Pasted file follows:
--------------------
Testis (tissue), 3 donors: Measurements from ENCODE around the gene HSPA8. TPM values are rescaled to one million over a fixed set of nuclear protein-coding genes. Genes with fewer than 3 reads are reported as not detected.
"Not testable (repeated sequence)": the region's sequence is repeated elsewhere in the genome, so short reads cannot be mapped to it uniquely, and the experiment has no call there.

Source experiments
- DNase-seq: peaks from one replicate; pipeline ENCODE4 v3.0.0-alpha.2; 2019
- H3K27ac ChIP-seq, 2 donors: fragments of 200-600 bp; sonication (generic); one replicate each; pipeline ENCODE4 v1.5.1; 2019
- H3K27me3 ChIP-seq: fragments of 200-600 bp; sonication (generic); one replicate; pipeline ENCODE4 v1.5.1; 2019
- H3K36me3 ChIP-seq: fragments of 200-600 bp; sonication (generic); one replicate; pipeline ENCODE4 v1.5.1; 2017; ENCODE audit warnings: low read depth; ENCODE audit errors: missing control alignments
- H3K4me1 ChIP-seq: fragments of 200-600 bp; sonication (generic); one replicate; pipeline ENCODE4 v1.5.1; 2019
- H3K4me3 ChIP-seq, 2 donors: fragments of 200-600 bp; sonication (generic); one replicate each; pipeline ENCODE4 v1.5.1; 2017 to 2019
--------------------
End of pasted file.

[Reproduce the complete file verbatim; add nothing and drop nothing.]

Testis (tissue), 3 donors: Measurements from ENCODE around the gene HSPA8. TPM values are rescaled to one million over a fixed set of nuclear protein-coding genes. Genes with fewer than 3 reads are reported as not detected.
"Not testable (repeated sequence)": the region's sequence is repeated elsewhere in the genome, so short reads cannot be mapped to it uniquely, and the experiment has no call there.

Source experiments
- DNase-seq: peaks from one replicate; pipeline ENCODE4 v3.0.0-alpha.2; 2019
- H3K27ac ChIP-seq, 2 donors: fragments of 200-600 bp; sonication (generic); one replicate each; pipeline ENCODE4 v1.5.1; 2019
- H3K27me3 ChIP-seq: fragments of 200-600 bp; sonication (generic); one replicate; pipeline ENCODE4 v1.5.1; 2019
- H3K36me3 ChIP-seq: fragments of 200-600 bp; sonication (generic); one replicate; pipeline ENCODE4 v1.5.1; 2017; ENCODE audit warnings: low read depth; ENCODE audit errors: missing control alignments
- H3K4me1 ChIP-seq: fragments of 200-600 bp; sonication (generic); one replicate; pipeline ENCODE4 v1.5.1; 2019
- H3K4me3 ChIP-seq, 2 donors: fragments of 200-600 bp; sonication (generic); one replicate each; pipeline ENCODE4 v1.5.1; 2017 to 2019